If you’re a believer in the power of suggestion or have ever wondered if hypnotherapy might work for you, then you guessed it – there’s an app for that. The newest, Infinite Relaxation, is one in a series of several meditative, self-improvement apps designed to promote relaxation, relieve stress, quit smoking, eat better, and so on. Infinite Relaxation is designed for falling asleep or power napping and features the soothing voice of Andrew Johnson, a hypnotherapist and expert on relaxation and stress management.
Infinite Relaxation is structured around a recording coupled with a selection of soothing music. The ability to personalize the app by adjusting various settings is apparently part of what makes it work. Features touted by Infinite Relaxation include the ability to adjust the voice recording and music volume separately, set the length of the recording playback and decide whether it should conclude with “wake” or “sleep.” There is also a selection of four different background music/sound choices.
The final feature of Infinite Relaxation is its ability to generate a different program each time you listen. Personally, I think they all sound the same, with the exception of varying the background music and voice volumes, but perhaps any other variances are subtle. Regardless, there is no doubt that the voice of Andrew Johnson is a soothing one. And if you let it, it can definitely guide you into at least a semi-meditative and relaxed state.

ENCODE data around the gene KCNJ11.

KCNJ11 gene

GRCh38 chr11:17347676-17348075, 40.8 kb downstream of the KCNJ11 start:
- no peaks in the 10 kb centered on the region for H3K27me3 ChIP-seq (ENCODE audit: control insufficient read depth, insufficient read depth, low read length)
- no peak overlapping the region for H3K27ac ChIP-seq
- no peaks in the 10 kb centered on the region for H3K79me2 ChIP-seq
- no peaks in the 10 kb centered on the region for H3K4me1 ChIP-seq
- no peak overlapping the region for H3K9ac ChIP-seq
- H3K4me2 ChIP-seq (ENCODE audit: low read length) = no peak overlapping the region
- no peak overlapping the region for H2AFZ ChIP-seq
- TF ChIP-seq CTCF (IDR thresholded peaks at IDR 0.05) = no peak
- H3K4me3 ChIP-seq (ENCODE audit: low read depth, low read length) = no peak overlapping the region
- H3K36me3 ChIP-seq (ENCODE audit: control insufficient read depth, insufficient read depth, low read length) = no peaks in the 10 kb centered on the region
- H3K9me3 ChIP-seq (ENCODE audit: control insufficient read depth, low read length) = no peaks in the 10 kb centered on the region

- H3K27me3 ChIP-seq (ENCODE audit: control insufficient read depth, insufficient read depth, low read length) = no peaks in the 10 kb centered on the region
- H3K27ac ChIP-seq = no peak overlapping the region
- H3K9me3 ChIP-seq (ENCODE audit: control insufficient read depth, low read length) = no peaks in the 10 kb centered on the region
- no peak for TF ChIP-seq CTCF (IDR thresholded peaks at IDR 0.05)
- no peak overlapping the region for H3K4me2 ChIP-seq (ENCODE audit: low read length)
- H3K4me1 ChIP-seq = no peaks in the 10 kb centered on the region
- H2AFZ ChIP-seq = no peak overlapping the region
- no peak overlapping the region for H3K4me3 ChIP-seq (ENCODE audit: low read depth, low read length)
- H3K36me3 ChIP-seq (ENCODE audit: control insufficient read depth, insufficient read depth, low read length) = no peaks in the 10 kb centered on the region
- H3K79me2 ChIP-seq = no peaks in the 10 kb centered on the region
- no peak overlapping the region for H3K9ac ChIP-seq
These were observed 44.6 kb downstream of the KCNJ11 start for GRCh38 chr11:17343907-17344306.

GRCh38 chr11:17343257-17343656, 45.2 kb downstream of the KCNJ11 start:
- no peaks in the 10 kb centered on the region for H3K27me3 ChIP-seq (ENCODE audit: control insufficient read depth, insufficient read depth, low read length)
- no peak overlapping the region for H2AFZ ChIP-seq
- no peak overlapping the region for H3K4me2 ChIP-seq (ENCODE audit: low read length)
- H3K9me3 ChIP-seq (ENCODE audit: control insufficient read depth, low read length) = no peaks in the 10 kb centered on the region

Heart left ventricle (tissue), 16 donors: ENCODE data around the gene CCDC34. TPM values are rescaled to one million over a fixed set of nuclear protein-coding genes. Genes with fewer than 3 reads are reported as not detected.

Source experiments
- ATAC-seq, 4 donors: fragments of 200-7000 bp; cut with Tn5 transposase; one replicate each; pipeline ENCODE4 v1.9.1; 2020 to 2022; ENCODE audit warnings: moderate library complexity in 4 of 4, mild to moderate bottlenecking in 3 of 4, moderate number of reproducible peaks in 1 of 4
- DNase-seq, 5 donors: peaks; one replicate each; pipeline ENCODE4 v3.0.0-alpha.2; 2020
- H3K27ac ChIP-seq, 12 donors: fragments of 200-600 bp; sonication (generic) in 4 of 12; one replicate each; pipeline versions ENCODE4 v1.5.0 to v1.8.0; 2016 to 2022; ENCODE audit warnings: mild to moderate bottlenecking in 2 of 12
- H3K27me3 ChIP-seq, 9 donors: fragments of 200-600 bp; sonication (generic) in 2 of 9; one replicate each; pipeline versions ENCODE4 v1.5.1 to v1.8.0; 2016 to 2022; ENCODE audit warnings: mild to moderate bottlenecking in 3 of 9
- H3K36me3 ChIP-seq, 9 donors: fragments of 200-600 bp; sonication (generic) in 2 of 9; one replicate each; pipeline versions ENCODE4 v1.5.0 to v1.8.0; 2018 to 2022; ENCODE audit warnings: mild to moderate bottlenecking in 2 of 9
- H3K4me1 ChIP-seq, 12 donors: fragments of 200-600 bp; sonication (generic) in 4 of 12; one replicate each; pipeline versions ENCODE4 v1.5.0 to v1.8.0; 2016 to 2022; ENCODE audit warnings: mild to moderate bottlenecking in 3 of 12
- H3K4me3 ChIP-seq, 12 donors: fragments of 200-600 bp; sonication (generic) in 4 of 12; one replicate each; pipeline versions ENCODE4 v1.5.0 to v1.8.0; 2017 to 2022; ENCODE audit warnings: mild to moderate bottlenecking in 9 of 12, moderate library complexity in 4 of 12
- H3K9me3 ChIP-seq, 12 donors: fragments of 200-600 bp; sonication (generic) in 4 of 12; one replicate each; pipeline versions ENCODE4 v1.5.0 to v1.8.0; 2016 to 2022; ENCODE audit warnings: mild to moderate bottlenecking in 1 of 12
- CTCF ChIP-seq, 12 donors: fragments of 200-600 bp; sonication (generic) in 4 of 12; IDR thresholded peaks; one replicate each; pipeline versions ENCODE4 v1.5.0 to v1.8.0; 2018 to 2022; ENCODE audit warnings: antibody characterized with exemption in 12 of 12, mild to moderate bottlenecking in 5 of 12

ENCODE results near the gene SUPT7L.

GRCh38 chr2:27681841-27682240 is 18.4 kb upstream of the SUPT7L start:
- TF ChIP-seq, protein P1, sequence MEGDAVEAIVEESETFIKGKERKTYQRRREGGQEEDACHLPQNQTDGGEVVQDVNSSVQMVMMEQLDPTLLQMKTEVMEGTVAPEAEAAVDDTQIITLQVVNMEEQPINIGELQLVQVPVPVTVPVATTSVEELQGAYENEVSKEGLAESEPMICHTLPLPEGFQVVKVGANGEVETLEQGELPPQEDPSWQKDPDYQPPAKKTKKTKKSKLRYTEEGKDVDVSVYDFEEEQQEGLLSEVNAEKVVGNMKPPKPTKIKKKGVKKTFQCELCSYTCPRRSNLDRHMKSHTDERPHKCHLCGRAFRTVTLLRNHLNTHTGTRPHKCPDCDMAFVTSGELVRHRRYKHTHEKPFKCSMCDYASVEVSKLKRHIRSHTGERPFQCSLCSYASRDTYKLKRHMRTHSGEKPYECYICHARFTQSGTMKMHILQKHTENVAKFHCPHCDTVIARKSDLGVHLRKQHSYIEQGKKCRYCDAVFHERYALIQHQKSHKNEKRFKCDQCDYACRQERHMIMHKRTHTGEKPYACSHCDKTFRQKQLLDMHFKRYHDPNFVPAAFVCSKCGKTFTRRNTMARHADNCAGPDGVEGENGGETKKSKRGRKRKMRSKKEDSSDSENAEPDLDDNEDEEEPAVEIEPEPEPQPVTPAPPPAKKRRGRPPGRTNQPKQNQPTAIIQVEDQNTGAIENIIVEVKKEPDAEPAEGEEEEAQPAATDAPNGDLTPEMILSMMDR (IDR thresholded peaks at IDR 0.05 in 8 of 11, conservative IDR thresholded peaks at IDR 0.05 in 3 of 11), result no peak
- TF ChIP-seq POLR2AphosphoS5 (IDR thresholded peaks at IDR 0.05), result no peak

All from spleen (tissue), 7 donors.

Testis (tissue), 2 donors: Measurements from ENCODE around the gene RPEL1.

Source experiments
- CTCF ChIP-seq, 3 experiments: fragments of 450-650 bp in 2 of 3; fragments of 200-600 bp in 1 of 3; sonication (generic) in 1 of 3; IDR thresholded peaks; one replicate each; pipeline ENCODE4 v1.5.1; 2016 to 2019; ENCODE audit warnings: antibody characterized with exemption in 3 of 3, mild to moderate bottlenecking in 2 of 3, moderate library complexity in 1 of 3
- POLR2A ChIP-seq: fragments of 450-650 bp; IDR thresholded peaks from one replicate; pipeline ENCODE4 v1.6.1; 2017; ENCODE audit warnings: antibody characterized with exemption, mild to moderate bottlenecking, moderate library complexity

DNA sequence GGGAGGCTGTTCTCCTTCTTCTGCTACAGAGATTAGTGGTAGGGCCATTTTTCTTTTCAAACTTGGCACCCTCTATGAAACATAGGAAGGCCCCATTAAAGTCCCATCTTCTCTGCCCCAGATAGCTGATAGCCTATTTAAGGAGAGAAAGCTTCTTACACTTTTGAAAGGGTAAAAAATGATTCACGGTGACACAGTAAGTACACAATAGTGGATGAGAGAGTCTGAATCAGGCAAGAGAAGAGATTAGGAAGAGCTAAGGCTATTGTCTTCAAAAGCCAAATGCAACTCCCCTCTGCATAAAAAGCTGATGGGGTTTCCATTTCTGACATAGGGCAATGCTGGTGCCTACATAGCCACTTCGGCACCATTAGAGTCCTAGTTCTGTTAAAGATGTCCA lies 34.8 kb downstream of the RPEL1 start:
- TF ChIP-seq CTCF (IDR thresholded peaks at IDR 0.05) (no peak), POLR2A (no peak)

Infinite Relaxation utilizes a form of hypnotherapy where the power of suggestion seeps into the unconscious mind. The recording included in this app is strictly about relaxation – both physical and mental. Frankly, it’s difficult to get past the first few minutes if you’re particularly sleepy, but it’s not unreasonable to assume that the program may help with mild insomnia.
There is definitely certain psychology involved in the effectiveness of hypnotherapy. Undeniable defiance to the possibility that it can work will most likely result in it having no effect. However, openness to the possibility that the power of suggestion can indeed promote relaxation is likely to allow the body and mind to yield to it. That said, anyone who doesn’t want the voice recording in the program can turn it off and use the music alone.
Infinite Relaxation may come off a bit pricey, which it would be if it were strictly a sound-based sleep aid. As it is, the included voice recording adds some professional-quality value and the result is a potential therapeutic program. Anyone who has difficulty falling asleep, relaxing and managing stress could potentially benefit from regular use of Infinite Relaxation.

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